PRESS RELEASE | FOR IMMEDIATE RELEASE
Cost cutting is not the only solution to the persistent fee squeeze
May 2019, LONDON - In the face of ongoing fee pressure, asset managers in Europe need to think imaginatively and beyond cost cutting, according to the latest The Cerulli Edge—Global Edition.
“To remain competitive, asset managers must continue adapting,” says André Schnurrenberger, managing director, Europe at Cerulli Associates, a global research and consulting firm. “Compensation fee models, a focus on broad value-add services that tap different revenue streams, and product innovation are among the options.”
There may be additional benefits. For example, compensation schemes for portfolio managers that entail deferrals and clawbacks also help to show trustees that managers are in alignment.
Asset managers are innovating by focusing more on outcome-based solutions and using a broader definition of value for their institutional clients. This could include a bespoke index or an investment strategy tailored to regional investment.
Some passive managers are doing less for their clients. This has resulted in a new passive-plus bucket, where managers will add services that offer more oversight and control, although investors need to pay extra for these options.
Cutting costs can extend beyond reducing staff and fund numbers. For example, one online stockbroker is mitigating the impact of ultra-low fees in its passive range by cutting costs with the suppliers running those funds. It has homed in on costs charged by alternate delivery channel service providers such as depositories, custodians, and auditors, isolating which fees are fixed and which are a percentage of assets under management (AUM) and insisting on fixed fees that do not rise as AUM grow.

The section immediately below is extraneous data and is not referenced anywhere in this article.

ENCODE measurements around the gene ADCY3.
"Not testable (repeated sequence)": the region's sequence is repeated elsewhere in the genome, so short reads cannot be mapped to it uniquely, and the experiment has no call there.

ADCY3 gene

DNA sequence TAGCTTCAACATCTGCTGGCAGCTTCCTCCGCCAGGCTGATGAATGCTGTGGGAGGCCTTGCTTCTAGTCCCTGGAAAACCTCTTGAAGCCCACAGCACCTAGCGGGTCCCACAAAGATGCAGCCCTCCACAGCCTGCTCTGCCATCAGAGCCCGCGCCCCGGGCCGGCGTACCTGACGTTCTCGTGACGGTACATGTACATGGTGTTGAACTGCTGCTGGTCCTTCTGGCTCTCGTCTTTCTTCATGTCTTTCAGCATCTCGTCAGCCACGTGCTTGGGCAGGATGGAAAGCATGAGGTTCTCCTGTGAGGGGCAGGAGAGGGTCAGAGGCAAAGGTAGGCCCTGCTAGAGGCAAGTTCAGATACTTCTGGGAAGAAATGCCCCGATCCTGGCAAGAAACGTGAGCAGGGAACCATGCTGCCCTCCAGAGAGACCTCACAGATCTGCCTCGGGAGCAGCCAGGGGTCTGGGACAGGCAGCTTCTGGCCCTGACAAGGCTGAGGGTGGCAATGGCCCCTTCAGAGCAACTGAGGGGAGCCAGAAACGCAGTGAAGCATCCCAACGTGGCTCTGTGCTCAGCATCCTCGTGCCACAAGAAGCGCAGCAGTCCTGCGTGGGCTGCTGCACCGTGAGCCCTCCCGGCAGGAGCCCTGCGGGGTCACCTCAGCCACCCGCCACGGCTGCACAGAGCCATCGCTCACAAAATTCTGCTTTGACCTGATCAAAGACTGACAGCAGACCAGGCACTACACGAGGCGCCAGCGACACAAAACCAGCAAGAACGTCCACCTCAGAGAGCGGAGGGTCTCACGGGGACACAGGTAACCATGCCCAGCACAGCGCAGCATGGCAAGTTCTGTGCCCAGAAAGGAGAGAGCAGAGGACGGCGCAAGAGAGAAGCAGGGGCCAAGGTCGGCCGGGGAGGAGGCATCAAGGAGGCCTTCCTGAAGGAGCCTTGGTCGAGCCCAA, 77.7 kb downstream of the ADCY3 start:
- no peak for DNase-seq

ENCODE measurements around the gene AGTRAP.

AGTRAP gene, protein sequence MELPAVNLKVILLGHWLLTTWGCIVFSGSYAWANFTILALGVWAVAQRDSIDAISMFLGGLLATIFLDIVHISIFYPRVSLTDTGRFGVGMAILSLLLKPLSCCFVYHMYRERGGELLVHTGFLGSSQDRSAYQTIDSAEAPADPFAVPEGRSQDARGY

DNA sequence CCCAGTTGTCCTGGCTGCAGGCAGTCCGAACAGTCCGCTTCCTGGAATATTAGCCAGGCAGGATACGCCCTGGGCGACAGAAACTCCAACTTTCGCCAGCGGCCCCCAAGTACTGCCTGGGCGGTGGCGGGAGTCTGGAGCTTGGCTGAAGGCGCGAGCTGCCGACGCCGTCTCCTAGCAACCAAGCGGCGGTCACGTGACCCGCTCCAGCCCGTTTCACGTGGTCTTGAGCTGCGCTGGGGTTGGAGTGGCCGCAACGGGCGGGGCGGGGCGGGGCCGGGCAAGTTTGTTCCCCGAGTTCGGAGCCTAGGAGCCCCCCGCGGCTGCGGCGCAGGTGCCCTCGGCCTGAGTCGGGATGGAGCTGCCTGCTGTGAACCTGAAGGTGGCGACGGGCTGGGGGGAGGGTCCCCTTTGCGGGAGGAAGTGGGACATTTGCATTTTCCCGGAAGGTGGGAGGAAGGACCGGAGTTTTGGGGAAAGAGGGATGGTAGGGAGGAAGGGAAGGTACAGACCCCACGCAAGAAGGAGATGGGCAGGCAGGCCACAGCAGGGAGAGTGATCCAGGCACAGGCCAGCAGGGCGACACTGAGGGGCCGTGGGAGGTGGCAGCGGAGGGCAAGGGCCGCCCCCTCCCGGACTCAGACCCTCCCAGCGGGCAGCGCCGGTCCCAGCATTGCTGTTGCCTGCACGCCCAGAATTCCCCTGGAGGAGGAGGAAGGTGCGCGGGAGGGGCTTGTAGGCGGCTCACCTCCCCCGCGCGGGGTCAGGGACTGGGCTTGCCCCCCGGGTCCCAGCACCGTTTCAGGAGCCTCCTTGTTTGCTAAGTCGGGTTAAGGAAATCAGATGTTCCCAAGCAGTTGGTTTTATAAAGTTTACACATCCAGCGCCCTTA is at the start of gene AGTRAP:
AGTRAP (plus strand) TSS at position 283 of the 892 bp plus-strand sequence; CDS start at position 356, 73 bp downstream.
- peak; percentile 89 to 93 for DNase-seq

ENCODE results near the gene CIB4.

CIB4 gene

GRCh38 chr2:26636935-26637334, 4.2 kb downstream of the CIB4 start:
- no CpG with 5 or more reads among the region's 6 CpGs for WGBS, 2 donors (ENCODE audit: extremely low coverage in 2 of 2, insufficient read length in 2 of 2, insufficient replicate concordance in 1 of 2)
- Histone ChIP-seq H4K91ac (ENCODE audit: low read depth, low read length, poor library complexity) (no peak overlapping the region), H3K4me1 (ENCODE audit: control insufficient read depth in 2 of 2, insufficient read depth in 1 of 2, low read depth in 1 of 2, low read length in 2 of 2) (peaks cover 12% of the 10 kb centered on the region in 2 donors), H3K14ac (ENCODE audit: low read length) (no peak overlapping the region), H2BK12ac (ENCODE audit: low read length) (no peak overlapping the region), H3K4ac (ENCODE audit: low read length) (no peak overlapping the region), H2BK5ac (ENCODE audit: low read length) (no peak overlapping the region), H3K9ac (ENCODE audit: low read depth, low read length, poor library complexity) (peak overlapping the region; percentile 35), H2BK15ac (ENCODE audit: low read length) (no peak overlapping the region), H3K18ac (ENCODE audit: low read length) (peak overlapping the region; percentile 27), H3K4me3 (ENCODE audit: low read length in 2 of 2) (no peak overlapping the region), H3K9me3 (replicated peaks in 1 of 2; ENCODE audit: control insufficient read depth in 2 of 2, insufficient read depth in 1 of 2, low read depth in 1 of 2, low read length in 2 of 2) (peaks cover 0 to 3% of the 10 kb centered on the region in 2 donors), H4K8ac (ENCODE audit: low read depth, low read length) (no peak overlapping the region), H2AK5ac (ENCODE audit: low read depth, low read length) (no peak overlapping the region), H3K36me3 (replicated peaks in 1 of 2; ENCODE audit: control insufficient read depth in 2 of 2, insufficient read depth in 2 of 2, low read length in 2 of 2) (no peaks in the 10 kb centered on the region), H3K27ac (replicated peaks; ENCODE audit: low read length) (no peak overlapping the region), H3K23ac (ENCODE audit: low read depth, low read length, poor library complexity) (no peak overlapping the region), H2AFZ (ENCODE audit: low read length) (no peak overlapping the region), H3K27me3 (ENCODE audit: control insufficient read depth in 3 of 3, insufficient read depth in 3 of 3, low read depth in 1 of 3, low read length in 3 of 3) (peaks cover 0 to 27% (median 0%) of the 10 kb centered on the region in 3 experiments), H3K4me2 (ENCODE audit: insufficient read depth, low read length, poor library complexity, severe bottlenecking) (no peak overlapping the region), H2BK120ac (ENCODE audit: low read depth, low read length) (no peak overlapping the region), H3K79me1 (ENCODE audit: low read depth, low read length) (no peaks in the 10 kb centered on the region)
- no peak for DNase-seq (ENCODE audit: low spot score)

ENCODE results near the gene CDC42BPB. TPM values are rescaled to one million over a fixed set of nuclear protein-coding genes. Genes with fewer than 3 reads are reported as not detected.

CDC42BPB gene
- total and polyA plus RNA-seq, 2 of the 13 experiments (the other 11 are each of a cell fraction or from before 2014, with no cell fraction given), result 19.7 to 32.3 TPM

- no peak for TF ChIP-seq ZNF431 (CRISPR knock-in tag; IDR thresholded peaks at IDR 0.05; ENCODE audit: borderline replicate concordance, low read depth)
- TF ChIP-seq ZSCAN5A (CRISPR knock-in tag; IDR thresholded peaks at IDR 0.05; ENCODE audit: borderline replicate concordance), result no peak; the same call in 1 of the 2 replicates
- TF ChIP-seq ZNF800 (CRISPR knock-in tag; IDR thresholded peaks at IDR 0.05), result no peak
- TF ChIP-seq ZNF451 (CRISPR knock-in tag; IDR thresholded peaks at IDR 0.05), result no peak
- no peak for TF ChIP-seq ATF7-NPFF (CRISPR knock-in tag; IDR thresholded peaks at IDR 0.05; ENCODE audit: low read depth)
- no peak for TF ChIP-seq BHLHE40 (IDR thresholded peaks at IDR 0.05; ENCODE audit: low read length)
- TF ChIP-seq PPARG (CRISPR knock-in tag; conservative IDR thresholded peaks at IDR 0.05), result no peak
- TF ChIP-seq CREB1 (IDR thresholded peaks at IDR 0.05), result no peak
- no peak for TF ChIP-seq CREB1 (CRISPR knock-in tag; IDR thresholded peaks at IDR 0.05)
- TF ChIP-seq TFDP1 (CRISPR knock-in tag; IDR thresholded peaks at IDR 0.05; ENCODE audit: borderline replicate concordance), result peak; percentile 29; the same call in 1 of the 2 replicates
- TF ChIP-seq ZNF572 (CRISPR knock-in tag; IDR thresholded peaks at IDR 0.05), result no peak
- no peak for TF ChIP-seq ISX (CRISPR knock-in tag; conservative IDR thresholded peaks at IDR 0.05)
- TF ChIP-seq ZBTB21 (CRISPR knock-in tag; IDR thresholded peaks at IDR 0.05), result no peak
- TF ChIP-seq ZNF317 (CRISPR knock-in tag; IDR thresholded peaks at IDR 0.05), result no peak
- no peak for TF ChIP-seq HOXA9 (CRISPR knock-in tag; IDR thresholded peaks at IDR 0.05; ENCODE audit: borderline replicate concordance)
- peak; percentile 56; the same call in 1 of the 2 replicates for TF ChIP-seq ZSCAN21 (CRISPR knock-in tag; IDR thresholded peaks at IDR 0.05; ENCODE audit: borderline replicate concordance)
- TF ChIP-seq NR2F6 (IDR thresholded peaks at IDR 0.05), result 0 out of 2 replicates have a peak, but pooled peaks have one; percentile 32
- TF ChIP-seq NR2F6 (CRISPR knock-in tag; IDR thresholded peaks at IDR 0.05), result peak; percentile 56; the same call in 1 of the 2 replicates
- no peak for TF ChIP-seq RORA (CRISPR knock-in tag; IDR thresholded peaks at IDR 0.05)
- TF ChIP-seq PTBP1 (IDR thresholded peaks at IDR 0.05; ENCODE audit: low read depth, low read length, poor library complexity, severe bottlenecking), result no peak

Some asset managers have abandoned the traditional approach to marketing and distribution, services that can soak up between 20% and 30% of asset management revenues. In one instance, a firm’s portfolio managers are active on social media, building their own following and sales.
“Asset managers’ operating margins have shrunk from highs of 40% to lows not seen since 2008. Innovative thinking is now crucial to success. Asset managers cannot produce the high returns their clients demand by following the crowd,” says Schnurrenberger. “They may wish to follow the example of one U.K. active manager, which has created an innovation committee tasked with generating ideas to deal with industry headwinds.”
• In the U.S., Cerulli has noticed a change in the way advisors’ clients pay. Research by the firm’s Boston office highlights an uptick in different types of fees and payment methods. Alternatives to the fee and commission models include subscriptions, retainers, and annual or hourly fees, as well as combinations of various methods to accommodate unique client situations.
• Asset managers in Asia surveyed by Cerulli’s Singapore office ranked controlling costs as the top response to fee pressure. The development of higher fee-earning capabilities was in second place. Perhaps surprisingly, passive fund launches were not ranked that highly. Cerulli believes that this could be because some active managers have conviction in their active investment philosophies—or because the fees for passive products are not worth the effort.
NOTES TO EDITORS:
These findings and more are from: The Cerulli Edge—Global Edition, May 2019 Issue.
Looking for more information? Contact Us